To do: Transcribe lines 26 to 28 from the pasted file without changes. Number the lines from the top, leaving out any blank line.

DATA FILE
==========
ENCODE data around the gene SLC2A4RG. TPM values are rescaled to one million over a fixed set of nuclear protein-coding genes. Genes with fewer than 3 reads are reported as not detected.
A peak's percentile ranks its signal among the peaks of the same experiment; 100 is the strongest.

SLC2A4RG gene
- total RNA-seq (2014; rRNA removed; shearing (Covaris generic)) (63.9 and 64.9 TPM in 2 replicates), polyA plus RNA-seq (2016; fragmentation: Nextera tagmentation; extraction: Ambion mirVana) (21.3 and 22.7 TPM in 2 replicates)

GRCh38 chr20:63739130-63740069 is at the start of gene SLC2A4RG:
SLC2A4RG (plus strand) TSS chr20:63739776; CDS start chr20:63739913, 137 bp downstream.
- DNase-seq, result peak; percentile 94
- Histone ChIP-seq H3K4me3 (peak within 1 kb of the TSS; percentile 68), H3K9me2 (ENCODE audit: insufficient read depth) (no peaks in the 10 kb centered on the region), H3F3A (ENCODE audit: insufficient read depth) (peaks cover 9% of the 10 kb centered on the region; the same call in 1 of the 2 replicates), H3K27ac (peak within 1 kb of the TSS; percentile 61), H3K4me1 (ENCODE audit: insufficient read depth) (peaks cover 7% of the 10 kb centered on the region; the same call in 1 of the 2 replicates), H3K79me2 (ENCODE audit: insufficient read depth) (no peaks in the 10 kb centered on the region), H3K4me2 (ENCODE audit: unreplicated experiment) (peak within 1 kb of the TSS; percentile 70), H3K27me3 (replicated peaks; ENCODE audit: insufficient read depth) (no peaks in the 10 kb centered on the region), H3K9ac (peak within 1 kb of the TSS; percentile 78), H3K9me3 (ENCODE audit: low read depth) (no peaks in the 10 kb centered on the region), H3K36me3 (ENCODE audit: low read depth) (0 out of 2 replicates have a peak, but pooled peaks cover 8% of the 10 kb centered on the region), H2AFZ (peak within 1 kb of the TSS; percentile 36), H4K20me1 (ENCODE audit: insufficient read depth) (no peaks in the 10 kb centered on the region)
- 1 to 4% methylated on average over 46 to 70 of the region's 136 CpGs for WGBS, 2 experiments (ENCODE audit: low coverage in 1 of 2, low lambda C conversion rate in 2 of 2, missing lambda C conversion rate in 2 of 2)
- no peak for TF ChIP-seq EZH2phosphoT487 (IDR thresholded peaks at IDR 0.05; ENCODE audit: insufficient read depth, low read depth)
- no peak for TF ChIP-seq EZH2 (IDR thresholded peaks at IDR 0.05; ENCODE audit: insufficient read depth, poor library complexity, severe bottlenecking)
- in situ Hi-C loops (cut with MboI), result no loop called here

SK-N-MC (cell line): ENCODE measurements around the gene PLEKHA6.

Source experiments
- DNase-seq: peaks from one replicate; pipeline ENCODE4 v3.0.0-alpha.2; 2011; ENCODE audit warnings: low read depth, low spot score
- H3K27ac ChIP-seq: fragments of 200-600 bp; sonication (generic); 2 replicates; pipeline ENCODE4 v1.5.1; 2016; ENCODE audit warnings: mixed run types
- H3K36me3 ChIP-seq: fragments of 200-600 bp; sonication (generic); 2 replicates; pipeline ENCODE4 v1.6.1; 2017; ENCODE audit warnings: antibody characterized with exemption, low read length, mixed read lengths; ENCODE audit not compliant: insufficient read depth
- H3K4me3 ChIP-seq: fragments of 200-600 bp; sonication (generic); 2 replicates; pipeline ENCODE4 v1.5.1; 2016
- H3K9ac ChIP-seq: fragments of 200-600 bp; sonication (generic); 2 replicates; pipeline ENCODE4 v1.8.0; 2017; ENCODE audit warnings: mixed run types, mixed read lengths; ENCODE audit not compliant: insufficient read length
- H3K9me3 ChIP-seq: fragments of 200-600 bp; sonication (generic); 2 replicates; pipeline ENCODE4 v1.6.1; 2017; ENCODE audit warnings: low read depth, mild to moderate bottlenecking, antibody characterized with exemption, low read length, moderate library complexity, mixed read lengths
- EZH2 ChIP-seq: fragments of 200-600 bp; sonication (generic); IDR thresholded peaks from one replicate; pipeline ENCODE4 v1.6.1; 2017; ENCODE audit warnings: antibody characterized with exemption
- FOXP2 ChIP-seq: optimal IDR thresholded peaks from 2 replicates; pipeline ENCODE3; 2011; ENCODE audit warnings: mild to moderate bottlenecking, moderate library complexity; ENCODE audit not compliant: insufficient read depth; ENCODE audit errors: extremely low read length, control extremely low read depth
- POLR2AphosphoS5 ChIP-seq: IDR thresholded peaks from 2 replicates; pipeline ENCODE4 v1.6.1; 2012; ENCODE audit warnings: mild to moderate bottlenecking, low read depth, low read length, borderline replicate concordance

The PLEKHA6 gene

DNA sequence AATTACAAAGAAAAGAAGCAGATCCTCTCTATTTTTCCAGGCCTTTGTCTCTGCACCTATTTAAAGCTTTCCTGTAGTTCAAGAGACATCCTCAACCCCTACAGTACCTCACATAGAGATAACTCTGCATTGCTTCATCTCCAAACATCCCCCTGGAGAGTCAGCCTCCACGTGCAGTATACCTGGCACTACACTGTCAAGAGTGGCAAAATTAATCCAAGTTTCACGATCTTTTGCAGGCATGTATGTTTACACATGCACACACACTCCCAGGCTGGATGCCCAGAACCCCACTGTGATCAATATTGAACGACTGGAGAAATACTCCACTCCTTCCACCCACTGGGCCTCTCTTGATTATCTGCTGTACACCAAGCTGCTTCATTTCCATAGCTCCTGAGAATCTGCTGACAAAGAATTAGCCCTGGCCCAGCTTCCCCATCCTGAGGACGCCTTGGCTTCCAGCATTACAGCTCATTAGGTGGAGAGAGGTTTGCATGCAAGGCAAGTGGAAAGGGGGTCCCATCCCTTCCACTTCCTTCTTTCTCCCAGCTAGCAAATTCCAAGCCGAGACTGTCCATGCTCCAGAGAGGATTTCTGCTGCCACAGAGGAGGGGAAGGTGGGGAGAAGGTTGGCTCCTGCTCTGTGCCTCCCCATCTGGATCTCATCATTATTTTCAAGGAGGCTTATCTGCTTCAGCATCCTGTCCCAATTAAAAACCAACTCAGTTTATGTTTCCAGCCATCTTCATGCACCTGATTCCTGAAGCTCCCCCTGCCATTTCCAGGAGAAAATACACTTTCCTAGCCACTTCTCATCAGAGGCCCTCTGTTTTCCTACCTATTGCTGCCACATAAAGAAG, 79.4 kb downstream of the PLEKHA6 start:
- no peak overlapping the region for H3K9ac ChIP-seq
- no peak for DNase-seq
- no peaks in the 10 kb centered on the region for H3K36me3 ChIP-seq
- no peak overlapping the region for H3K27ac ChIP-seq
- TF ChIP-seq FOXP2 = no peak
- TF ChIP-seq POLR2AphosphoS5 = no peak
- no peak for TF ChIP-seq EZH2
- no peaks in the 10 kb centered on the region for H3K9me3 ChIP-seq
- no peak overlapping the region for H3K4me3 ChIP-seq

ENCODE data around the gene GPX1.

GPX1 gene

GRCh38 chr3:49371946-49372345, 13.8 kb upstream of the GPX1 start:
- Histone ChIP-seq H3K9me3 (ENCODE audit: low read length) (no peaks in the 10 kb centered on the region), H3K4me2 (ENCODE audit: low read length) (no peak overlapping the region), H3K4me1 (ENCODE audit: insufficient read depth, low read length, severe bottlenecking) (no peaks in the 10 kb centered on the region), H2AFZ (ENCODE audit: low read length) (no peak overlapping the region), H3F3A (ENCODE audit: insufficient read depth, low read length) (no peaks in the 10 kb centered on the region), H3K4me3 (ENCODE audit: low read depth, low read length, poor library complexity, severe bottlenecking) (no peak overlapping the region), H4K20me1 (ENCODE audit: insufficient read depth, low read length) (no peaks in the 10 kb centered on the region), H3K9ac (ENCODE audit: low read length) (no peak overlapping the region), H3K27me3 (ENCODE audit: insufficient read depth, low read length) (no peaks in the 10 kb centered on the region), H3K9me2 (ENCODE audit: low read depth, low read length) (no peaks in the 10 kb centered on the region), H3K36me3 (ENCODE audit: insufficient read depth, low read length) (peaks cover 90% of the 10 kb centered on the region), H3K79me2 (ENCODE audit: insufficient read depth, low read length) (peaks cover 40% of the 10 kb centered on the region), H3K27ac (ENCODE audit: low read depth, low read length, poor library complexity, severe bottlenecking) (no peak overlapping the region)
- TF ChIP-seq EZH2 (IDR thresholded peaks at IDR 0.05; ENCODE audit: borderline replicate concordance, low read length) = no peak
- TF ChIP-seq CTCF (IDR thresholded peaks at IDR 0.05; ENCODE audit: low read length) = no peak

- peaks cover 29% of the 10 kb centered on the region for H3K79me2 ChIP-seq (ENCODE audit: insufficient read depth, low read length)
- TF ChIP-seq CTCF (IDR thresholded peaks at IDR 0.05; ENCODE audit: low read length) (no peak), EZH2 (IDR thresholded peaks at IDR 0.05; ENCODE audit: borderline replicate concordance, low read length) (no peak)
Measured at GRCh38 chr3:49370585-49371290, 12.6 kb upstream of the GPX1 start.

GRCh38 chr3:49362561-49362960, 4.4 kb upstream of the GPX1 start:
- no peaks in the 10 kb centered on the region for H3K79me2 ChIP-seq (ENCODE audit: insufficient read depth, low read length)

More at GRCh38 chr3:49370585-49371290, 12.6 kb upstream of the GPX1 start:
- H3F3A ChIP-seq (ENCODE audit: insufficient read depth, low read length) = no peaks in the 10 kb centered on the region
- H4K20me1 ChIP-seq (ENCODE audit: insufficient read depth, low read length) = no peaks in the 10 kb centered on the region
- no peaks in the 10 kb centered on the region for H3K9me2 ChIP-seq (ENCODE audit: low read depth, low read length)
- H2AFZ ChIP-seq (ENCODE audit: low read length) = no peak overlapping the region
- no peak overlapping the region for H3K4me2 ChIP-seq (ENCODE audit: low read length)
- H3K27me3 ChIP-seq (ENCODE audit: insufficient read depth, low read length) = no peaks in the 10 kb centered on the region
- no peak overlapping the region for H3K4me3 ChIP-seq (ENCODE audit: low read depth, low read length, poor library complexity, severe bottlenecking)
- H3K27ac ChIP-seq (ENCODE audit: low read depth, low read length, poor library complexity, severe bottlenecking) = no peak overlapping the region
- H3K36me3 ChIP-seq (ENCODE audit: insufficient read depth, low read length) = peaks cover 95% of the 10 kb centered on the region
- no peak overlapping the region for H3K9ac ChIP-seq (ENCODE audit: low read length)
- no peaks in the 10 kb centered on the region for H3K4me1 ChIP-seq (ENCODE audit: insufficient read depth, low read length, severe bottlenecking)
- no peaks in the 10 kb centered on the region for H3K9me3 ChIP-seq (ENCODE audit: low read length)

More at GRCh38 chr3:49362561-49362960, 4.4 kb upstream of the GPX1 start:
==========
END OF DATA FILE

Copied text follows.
- no peak overlapping the region for H3K9ac ChIP-seq
- no peak for DNase-seq
- no peaks in the 10 kb centered on the region for H3K36me3 ChIP-seq